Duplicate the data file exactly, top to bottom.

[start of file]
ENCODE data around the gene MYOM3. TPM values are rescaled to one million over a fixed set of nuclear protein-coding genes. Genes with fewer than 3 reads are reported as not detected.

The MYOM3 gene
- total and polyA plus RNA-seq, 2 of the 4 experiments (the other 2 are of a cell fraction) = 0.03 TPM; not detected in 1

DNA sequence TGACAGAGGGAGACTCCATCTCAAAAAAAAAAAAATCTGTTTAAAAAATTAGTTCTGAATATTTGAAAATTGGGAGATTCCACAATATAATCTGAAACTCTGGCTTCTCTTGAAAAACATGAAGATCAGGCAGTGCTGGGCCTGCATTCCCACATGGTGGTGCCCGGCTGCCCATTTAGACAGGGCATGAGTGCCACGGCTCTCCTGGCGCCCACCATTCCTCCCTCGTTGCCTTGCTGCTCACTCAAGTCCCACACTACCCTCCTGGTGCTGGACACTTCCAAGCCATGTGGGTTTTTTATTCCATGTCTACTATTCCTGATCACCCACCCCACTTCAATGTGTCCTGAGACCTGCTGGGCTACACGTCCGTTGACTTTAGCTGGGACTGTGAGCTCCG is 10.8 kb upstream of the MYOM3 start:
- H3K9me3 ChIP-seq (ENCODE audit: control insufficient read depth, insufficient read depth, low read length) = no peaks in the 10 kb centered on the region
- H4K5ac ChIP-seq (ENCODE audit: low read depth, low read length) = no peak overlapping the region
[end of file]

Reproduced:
ENCODE data around the gene MYOM3. TPM values are rescaled to one million over a fixed set of nuclear protein-coding genes. Genes with fewer than 3 reads are reported as not detected.

The MYOM3 gene
- total and polyA plus RNA-seq, 2 of the 4 experiments (the other 2 are of a cell fraction) = 0.03 TPM; not detected in 1

DNA sequence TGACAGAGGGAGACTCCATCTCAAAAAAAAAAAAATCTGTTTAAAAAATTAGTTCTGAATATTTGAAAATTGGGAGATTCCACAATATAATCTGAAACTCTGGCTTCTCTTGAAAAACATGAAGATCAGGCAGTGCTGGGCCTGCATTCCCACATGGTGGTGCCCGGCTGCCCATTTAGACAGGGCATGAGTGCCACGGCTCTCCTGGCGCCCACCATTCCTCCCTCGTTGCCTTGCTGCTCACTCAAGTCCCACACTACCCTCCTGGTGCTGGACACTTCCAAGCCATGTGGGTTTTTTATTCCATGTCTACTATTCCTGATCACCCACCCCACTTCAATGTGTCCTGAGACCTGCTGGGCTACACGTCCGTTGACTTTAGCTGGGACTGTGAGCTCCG is 10.8 kb upstream of the MYOM3 start:
- H3K9me3 ChIP-seq (ENCODE audit: control insufficient read depth, insufficient read depth, low read length) = no peaks in the 10 kb centered on the region
- H4K5ac ChIP-seq (ENCODE audit: low read depth, low read length) = no peak overlapping the region